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J Virol 2007 Feb;81(4):1872-8

HSV-2 Establishes Latent Infection In a Different Population of Ganglionic Neurons than HSV-1: Role of LAT.

Margolis TP, Imai Y, Yang L, Vallas V, Krause PR

Margolis TP (reprint author), Univ Calif San Francisco, FI Proctor Fdn, Med Sci Bldg,S-310,513 Parnassus Ave,Box 0412,95, San Francisco, CA 94143 USA Univ Calif San Francisco, FI Proctor Fdn, San Francisco, CA 94143 USA Univ Calif San Francisco, Dept Ophthalmol, San Francisco, CA 94143 USA US FDA, Ctr Biol Evaluat & Res, Bethesda, MD 20892 USA

Abstract

HSV-1 and HSV-2 cause very similar acute infections, but differ in their ability to reactivate from trigeminal and dorsal root ganglia. To investigate differences in patterns of viral infection, we co-labeled murine sensory ganglia for evidence of HSV infection and for the sensory neuron markers A5 or KH10. During acute infection, 7-10% of HSV-1 or HSV-2 antigen-positive neurons were A5-positive, and 13-16% were KH10-positive, suggesting that both viruses reach each type of neuron proportional to their representation in uninfected ganglia. In murine trigeminal ganglia harvested during HSV latency, 25% of HSV-1 LAT and 4% of HSV-2 LAT expressing neurons were A5-positive, while 12% of HSV-1 LAT and 42% of HSV-2 LAT-expressing neurons were KH10-positive. A similar difference was observed in murine dorsal root ganglia. These differences could not be attributed to differences in LAT expression levels in A5 vs. KH10-positive neurons. Thus, HSV-1 demonstrated a preference for establishment of latency in A5-positive neurons, while HSV-2 demonstrated a preference for establishment of latency in KH10-positive neurons. A chimeric HSV-2 mutant that expresses the HSV-1 LAT exhibited an HSV-1 phenotype, preferentially establishing latency in A5-positive neurons. These data imply that the HSV-1 and HSV-2 LAT regions influence the ability of virus to establish latency in different neuronal subtypes. Because this same chimeric virus has a characteristic HSV-1 reactivation phenotype, this further suggests that LAT-influenced establishment of latency in specific neuronal subtypes could be an important part of the mechanism by which LAT influences viral reactivation phenotypes.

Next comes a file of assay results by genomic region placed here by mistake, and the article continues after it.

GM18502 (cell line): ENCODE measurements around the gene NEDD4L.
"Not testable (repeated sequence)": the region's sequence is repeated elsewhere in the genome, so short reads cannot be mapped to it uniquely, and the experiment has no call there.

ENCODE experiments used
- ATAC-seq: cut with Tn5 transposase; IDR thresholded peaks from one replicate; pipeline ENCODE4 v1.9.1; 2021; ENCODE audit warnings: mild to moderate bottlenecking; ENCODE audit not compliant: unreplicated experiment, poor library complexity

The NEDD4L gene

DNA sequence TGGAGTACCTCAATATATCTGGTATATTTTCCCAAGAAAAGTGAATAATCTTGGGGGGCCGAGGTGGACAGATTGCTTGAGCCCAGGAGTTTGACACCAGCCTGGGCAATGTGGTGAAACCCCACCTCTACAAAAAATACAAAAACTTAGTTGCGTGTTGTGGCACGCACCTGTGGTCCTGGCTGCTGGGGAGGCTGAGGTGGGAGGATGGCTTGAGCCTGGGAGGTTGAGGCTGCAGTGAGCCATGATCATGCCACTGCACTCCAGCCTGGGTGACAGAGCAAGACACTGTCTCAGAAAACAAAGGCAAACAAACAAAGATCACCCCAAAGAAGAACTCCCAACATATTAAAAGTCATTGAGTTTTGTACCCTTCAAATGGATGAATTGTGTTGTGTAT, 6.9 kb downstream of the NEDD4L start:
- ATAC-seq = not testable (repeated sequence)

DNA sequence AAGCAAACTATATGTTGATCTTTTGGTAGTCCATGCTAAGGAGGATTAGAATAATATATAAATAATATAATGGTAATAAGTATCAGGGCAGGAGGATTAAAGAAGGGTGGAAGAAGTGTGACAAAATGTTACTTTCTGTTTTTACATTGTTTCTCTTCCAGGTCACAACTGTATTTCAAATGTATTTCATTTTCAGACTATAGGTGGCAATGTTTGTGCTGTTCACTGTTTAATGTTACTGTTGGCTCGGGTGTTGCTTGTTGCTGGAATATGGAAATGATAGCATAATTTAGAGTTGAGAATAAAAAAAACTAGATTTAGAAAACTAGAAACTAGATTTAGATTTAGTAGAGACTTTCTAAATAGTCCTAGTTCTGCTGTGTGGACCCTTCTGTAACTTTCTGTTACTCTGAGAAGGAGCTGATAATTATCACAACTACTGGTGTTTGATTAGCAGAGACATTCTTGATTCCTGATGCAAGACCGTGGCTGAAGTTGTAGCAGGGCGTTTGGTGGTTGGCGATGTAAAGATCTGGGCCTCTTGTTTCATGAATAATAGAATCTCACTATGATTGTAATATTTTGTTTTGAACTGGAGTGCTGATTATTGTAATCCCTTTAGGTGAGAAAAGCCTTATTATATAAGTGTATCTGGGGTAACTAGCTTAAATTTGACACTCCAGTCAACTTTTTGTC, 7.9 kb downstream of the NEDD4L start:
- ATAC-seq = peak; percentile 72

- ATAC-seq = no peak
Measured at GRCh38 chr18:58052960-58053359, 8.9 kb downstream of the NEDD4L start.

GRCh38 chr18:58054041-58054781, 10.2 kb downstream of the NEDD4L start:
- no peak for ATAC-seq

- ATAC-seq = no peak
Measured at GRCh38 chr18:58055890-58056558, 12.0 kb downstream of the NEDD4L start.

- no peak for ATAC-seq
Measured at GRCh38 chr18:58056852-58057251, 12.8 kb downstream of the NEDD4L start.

Category: Journal Article
PubMed ID: #17151134
Includes FDA Authors from Scientific Area(s): Biologics
Entry Created: 2011-10-04 Entry Last Modified: 2012-08-29
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